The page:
Interviewer: Why is this game important to you?

Informant: This game reminds me of my childhood and my days in elementary school. I remember thinking that it was so funny if someone tripped during the game or couldn’t stay frozen long enough, and I remember the suspense of trying to stay still in the group or waiting to be tapped on the shoulder as the leader. Also, this game reminds me of the end of the school year, which was the best time of year, because it started to get warm out, and we could play outside again. We would play during recess or, if we were lucky, our parents would let us stay and play after school. That was the best, especially if the Ice Cream Truck showed up.

Personal ThoughtsI played “Red Light, Green Light” when I was little as well. What I find interesting about this game, and other games that my friends and I played as children, is that it has to do with topics we would face as we got older. For example, this game is about red lights and green lights and stopping and going, so it pertains to driving. Children always long to grow up, and the games they play often highlight that.

Pep Rallies

When my dad got out of the army, he, uh… we moved to Arkansas. So I was probably, like, ten or eleven, um… And so then I’m, like, I became one of them, right? And, uh… going to pep rallies was, like, a new thing… for me, um… All the schools that I’d gone to, I lived in, like, Washington state, Colorado, and… they didn’t really have pep rallies. I don’t know, maybe they did in high school, but I… I wasn’t aware of them. Anyway, I remember going into this gym and, um… you know, the cheerleaders are cheering, and the football team is, like, running around, the band’s playing, and then everyone was, like, clapping, and then making this sound, like, “Woooooo!” And I was, like, I cannot make that sound, like… I was, like, trying, and I’d be going like, “Uhhh! Weeeaaah! Aaagghhh!” you know, like that. And then, as everyone was screaming, I would, like, try it out to see how to make that “wooo” sound… Anyway, so that was just, like, trying to, like, figure out how to be normal at a pep rally.

 

Thoughts:
My informant is a self-described “librarian type”– she is very bookish (she studies Shakespeare and is a writing instructor) and sort of introverted. Thus, the wild screaming and cheering and overall rowdy atmosphere of pep rallies, particularly in a place to which she was new at the time, seemed very strange and out-of-character for her. This story also points to the culture of pressure to fit in or “be normal” in society generally, and especially in high school. This almost forced community gathering and vocalizing of loyalty or excitement for one’s school somewhat institutionalizes this practice, and marks my informant as an outsider who is new and unfamiliar with the expectations of how to show support for her school identity.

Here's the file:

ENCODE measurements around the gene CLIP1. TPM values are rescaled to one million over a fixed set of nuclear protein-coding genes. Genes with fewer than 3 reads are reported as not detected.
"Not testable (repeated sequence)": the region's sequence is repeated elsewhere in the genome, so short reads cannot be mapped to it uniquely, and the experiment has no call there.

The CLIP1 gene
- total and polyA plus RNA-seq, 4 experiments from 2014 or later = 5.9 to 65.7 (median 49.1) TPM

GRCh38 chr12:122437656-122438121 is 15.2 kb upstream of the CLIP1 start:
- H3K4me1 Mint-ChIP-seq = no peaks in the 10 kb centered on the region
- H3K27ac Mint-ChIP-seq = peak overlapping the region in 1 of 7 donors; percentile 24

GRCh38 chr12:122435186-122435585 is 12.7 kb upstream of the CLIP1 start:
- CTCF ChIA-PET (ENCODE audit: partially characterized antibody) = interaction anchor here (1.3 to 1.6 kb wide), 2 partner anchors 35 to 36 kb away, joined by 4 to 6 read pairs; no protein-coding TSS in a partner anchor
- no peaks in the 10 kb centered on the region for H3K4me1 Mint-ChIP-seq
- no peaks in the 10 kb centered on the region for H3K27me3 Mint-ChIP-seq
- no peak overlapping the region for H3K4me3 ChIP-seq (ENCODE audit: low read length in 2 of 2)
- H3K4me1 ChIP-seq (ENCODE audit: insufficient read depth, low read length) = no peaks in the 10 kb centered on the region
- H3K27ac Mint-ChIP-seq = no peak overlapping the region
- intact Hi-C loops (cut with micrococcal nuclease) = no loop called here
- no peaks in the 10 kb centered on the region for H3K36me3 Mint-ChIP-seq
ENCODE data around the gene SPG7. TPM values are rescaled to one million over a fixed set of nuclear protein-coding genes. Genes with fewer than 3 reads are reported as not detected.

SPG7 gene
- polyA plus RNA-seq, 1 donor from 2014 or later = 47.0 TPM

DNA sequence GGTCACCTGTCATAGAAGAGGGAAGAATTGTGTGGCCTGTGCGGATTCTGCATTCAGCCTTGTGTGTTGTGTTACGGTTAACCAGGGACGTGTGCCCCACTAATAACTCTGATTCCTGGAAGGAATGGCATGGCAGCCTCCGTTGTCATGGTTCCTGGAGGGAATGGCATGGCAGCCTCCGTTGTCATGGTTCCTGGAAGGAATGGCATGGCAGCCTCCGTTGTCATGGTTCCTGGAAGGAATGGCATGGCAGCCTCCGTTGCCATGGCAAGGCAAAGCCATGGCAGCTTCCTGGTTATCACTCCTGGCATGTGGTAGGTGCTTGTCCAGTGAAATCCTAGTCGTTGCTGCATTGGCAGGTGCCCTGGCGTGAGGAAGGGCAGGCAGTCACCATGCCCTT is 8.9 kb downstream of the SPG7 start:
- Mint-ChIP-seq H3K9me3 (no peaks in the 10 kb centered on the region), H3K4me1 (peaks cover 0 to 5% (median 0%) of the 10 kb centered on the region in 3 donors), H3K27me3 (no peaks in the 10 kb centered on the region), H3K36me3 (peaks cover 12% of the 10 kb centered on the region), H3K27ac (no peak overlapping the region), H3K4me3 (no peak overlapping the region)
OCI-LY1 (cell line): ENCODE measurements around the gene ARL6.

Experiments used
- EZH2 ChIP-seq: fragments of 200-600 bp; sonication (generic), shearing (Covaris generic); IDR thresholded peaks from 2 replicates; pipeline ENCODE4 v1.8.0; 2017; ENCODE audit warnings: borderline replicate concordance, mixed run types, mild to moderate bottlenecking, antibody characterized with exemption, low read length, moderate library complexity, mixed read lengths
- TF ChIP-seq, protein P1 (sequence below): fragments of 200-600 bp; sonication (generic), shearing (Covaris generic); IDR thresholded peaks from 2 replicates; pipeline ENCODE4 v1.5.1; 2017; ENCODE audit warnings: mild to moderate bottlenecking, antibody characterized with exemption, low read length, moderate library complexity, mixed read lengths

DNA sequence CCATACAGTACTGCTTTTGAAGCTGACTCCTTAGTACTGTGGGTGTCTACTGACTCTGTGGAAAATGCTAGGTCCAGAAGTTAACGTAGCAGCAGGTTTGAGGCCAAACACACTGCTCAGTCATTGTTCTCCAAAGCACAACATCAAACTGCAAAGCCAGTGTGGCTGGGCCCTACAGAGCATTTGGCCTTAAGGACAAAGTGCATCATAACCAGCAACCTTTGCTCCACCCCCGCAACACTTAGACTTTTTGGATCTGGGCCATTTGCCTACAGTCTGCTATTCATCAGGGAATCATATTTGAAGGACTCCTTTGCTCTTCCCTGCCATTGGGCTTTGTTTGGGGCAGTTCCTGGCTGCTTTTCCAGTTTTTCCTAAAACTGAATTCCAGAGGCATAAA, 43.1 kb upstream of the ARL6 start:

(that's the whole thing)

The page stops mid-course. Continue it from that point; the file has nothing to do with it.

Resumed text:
Old Miss Hackley

The informant, a 20-year-old college student, attended a private Ivy League Preparatory school in New York, the Hackley School, for grades 6-12. While I was out to lunch between classes with the informant, I asked if she could tell me about her school’s history, and if there were any traditions or narratives related to this history that all of the students know about.

“Well, Hackley is named after the woman who founded it over a century ago, Miss Hackley. Everyone thinks of her as this old, gray-haired, witch-like woman. Deep in the library there are a lot of old books and paintings. The story goes that in this one really old painting of the school, there was a shadowy figure towards the back for as long as anyone could remember. Then, a few years ago, the figure disappeared. So supposedly that was Miss Hackley, and she moves in and out of pictures and paintings throughout the campus watching the students’ every move and making sure that nobody is acting out or being disrespectful.”